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Books to Study on the Trinity

Requests and Replies in
The Expository Times 10 (1899) 551



Kindly inform me what are the best authorities for a study of the doctrine of the Trinity, especially in its Old Testament development. - G.J.R.

Swete's reply:

The doctrine of God as revealed in the O.T. may be studied in such introductions as those of Oehler and Schultz. When it appears, Dr. A.B. Davidson's Theology of the Old Testament (in ‘The International Theological Library’) will probably be the most useful book of its kind in English; meanwhile, some help may be found in his article, ‘God in (O.T.)’, ‘Hastings’ D.B. vol.2.

It is, of course, to the N.T. that the student will look for direct revelations as to the existence of distinctions in the Being of God. He should begin by reading afresh St. John's Gospel, with Westcott's commentary, and then proceed to the Pauline Epistles, where he will be aided by Lightfoot on Philippians and Colossians, and by Sanday and Headlam on Romans. From the N.T. he will go to the Greek and Latin writers of the fourth century, and read Athanasias on the Incarnation, Basil on the Holy Spirit, the theological orations of Gregory of Nazianzus, and part of the great work of Augustine on the Trinity. He may pursue the history of his subject in Dorner's Doctrine of the Person of Christ, or Ottley's Doctrine of the Incarnation. A more dogmatic treatment of the doctrine will be found in Canon Mason's Faith of the Gospel, and Canon Gore's Bampton Lectures for 1891; its philosophical aspect is unfolded in Mr. Illingworth's Personality, Human and Divine, and Divine Immanence.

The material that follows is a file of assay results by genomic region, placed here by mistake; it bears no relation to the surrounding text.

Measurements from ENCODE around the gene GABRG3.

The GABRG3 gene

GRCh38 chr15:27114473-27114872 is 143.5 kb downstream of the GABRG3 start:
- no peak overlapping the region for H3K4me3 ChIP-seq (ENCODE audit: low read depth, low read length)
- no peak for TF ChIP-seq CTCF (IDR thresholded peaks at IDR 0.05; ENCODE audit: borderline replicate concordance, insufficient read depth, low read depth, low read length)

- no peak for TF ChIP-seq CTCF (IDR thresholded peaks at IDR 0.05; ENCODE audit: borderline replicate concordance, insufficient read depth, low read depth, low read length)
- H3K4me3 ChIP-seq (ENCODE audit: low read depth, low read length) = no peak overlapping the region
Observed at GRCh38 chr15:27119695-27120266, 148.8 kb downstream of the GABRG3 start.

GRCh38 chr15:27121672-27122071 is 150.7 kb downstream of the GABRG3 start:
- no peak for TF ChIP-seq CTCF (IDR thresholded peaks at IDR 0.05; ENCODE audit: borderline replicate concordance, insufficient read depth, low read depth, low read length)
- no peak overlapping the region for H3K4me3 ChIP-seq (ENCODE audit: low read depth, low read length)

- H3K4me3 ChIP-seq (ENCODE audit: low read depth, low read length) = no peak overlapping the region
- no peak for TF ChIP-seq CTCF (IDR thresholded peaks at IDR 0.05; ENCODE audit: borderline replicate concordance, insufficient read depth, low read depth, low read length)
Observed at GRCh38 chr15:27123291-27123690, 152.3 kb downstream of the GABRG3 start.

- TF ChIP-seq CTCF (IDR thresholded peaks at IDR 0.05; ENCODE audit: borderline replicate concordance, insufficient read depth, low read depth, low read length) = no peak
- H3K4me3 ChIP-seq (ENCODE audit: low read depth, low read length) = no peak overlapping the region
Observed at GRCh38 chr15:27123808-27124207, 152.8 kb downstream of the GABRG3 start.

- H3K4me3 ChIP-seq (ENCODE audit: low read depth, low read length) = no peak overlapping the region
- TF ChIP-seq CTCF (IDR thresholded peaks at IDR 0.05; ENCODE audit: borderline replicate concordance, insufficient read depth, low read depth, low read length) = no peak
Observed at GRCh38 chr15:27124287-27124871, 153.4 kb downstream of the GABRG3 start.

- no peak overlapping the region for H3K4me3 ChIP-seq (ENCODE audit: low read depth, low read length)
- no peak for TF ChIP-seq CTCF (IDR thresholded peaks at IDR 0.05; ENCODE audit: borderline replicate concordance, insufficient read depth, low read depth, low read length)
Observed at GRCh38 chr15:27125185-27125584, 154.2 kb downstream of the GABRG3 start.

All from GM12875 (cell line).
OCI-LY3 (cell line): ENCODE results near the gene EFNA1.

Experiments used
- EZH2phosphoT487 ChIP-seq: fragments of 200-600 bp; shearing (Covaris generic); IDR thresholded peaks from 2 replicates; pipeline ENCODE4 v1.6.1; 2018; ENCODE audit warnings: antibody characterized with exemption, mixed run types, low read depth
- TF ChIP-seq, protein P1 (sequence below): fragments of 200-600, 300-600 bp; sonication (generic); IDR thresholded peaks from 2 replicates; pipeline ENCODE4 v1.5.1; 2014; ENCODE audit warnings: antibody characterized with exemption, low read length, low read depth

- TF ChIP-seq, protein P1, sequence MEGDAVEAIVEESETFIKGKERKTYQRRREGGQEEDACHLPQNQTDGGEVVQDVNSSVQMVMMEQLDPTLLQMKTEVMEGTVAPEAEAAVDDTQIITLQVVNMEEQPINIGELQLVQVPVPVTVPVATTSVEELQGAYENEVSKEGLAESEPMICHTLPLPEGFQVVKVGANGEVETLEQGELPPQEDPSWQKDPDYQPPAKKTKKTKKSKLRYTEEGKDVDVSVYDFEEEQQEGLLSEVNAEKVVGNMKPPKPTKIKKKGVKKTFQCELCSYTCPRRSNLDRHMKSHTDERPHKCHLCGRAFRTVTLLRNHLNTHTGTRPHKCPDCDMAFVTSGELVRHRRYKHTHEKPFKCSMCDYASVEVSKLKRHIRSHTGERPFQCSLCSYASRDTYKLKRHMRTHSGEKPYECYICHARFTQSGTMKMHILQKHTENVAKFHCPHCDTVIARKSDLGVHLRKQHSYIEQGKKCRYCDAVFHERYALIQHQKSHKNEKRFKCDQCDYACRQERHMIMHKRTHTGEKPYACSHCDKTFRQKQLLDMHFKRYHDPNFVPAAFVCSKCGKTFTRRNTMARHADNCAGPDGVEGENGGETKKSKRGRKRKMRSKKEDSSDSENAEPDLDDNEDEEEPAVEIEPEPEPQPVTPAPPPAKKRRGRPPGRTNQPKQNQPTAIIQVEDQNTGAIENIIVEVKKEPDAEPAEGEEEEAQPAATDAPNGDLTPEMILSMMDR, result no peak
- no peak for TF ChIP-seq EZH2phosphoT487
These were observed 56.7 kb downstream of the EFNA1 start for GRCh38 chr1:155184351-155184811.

The literature is enormous. But the student who begins with the course which I have ventured to indicate will have laid a secure foundation for further study.